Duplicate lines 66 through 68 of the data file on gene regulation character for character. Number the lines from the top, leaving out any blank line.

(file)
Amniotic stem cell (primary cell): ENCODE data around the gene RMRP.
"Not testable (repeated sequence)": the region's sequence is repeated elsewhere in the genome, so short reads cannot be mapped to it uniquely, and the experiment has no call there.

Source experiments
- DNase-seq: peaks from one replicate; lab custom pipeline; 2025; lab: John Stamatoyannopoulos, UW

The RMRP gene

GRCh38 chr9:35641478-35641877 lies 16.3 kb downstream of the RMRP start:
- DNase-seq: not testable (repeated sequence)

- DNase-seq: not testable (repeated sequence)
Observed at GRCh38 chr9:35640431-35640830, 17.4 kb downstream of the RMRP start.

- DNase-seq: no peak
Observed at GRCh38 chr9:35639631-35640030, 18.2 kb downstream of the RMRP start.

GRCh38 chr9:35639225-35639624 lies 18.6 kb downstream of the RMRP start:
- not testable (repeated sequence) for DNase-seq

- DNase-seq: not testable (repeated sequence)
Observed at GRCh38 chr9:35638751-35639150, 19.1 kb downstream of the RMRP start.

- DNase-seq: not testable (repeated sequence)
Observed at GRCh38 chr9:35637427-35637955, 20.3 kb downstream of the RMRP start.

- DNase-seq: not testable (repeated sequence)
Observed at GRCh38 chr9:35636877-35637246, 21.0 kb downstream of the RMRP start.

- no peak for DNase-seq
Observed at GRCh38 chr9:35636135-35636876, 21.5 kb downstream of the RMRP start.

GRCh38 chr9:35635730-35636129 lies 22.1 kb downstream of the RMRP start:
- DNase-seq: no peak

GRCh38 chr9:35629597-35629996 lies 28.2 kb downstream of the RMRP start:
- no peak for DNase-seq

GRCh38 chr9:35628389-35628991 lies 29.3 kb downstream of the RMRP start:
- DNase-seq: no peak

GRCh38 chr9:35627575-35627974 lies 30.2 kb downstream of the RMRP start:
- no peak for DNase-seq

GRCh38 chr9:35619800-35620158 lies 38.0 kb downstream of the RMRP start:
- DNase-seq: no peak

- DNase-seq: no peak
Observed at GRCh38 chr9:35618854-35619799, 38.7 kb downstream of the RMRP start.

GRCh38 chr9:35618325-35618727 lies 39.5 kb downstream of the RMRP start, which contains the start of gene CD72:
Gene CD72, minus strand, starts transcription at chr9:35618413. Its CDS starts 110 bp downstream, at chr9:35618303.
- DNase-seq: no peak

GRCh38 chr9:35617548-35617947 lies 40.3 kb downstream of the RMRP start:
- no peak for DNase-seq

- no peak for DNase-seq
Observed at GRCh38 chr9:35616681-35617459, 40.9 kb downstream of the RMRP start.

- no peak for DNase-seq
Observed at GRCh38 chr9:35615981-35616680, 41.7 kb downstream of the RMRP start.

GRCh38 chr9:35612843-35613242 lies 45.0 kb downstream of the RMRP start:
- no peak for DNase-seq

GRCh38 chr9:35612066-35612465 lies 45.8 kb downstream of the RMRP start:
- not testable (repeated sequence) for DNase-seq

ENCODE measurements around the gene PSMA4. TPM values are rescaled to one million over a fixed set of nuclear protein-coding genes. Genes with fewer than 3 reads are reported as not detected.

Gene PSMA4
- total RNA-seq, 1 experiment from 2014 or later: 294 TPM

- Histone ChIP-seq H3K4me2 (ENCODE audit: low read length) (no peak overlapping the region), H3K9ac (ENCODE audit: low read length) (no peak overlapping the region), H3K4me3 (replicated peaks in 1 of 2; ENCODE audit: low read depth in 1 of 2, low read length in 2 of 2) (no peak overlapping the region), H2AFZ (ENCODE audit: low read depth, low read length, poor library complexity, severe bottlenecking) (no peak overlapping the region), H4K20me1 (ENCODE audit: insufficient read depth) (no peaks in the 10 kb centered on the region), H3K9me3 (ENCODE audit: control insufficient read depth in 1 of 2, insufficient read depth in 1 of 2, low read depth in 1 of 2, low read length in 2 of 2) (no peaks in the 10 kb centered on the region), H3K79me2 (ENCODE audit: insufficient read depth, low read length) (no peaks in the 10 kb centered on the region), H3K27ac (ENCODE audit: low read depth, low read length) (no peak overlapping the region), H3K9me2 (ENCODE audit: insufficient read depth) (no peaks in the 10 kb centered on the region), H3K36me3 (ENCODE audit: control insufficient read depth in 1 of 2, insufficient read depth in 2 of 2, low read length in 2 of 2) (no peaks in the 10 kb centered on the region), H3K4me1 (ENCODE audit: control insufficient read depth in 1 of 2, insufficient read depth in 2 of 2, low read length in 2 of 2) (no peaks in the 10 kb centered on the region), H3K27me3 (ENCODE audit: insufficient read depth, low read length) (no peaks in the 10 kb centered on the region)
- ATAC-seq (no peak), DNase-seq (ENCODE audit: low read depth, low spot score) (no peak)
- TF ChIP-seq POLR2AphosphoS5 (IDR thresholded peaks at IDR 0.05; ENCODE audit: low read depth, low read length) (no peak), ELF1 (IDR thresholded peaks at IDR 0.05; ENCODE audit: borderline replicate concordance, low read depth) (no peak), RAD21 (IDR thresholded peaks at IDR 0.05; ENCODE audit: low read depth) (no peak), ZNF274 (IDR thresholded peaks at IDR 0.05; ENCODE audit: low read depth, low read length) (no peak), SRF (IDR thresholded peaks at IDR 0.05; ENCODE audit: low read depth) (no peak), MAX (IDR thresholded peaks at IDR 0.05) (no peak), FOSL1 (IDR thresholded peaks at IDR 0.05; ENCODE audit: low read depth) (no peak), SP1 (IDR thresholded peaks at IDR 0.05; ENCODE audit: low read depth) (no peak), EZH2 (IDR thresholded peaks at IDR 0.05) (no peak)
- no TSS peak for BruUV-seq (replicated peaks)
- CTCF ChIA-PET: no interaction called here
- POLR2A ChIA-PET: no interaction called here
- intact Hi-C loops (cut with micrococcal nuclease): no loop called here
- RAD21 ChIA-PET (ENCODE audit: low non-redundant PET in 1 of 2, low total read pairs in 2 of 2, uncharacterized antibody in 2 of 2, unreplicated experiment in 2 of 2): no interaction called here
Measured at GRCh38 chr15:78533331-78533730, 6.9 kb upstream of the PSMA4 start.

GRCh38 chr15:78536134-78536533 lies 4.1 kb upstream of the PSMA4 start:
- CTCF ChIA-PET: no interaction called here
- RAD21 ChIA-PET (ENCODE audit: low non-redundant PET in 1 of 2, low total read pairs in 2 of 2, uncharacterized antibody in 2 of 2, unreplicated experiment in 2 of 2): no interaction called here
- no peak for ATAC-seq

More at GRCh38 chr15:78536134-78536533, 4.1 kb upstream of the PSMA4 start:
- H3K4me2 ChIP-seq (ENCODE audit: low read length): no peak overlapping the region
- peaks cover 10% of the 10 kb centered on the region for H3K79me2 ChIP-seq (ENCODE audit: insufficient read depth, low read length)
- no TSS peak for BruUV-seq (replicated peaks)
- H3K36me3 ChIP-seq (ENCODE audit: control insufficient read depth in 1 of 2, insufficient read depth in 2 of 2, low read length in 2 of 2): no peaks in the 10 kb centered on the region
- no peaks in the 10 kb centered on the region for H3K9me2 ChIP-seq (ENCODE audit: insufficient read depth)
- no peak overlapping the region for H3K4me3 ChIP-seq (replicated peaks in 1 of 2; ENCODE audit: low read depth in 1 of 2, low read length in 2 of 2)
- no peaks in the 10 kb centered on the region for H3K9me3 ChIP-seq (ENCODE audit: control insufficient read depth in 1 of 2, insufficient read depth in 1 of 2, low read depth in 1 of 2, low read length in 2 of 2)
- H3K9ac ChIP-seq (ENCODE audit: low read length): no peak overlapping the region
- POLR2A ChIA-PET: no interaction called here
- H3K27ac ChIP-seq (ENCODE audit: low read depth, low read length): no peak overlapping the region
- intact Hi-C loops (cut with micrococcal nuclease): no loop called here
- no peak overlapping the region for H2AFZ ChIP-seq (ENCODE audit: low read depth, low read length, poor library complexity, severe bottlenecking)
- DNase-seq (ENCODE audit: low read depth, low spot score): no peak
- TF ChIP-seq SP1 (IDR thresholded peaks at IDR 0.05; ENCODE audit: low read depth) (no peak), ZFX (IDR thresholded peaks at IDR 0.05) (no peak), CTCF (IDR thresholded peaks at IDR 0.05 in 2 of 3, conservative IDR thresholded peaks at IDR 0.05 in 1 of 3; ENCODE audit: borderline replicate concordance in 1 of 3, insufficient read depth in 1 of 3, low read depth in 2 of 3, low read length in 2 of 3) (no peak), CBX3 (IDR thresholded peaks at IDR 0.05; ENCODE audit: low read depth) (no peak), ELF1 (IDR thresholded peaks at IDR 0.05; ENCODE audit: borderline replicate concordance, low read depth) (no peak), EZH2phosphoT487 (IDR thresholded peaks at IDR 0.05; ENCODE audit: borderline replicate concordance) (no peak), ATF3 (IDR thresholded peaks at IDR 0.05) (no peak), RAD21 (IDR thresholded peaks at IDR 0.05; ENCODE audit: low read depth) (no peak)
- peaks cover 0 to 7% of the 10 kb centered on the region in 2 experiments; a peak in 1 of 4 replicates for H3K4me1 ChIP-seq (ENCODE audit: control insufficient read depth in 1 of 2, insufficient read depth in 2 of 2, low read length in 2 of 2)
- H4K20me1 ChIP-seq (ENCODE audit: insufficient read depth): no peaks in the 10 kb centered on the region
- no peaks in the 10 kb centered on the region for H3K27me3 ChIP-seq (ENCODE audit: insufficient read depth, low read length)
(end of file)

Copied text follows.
- no TSS peak for BruUV-seq (replicated peaks)
- H3K36me3 ChIP-seq (ENCODE audit: control insufficient read depth in 1 of 2, insufficient read depth in 2 of 2, low read length in 2 of 2): no peaks in the 10 kb centered on the region
- no peaks in the 10 kb centered on the region for H3K9me2 ChIP-seq (ENCODE audit: insufficient read depth)